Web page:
Paying someone to listen to and analyze your problems is perhaps more popular and socially acceptable than ever before. In 2019, 19.2% of adults reported that they had either taken prescription medication for a mental health condition, seen a therapist for a mental health condition or both in the previous 12 months, according to the Centers for Disease Control and Prevention. However, the dearth of Black therapists in the United States disadvantages Black people seeking counseling.
At the height of the pandemic, many Black people reported an increase in feelings of anxiety and depression. In many cases, their symptoms arose not only as a result of the pandemic’s disproportionate impact on Black and brown people but also of the cultural reckoning with police brutality that followed the much-publicized murder of George Floyd in May 2020.
Some African Americans in therapy became aware of a fundamental disconnect between themselves and the white practitioners they saw after only a few appointments. One Bonner Springs, Kansas, couple, Cleveland and T’erra Chatmon, experienced this dynamic firsthand, according to The Beacon. Since many of their mental health woes were rooted in or exacerbated by experiences with overt and covert discrimination, they eventually came to believe that only same-race psychologists could fully comprehend the cumulative impact of systemic racism on Black people’s physical and emotional health.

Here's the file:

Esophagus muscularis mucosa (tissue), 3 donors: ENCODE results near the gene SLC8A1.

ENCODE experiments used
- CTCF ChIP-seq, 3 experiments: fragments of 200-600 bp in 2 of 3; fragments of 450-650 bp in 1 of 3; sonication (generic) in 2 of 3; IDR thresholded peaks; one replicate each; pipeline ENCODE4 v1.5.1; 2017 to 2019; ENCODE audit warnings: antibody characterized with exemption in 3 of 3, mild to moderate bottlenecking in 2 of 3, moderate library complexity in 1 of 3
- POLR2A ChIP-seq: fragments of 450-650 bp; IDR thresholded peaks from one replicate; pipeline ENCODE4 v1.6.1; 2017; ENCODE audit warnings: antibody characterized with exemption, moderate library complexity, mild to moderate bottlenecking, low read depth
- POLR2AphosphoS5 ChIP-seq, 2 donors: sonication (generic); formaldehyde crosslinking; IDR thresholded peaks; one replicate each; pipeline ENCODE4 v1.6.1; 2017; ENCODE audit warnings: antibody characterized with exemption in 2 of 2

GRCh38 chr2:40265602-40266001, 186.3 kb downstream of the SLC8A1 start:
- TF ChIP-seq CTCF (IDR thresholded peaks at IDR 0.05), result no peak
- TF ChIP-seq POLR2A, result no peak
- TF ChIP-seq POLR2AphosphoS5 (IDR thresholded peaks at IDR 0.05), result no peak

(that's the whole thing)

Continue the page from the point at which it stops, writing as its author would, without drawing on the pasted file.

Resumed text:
“When I spoke with white therapists, I had a real strong fear of being judged,” Cleveland told the local news site. “After that experience, I kind of shied away from counseling.”
In 2019, Black people constituted 3% of psychologists nationwide, according to the American Psychological Association, making them quite rare. “What brought me to the field itself was the lack of brown and Black therapists,” Centurion Johnson, the owner of the Black-owned private practice Journey Embraced in Kansas City, Missouri, told The Beacon. He added, “There are not many Black therapists out here.”
According to experts, reasons for the disparity may include the implicit bias embedded in psychological practices and conclusions and the widespread stigma regarding mental illness and therapy in many Black communities. In 2019, 19.8% of non-Hispanic white adults accessed mental health care, according to the Department of Health and Human Services. In contrast, only 9.8% of Black adults did the same.
The Chatmons have since started working with practitioners at Journey Embraced. Their experience with Johnson has further strengthened their sense that effective mental health treatment for Black people involves an element of racial solidarity.
“If I had to go to somebody that was not of color, I wouldn’t be as open,” T’erra Chatmon told The Beacon. “He gets it.”
Several Black celebrities have recently spoken out about the importance of prioritizing mental health. Read “Taraji P. Henson Talks Mental Health and Healing” and “Simone Biles Becomes an Advocate for Mental Health” for their full stories.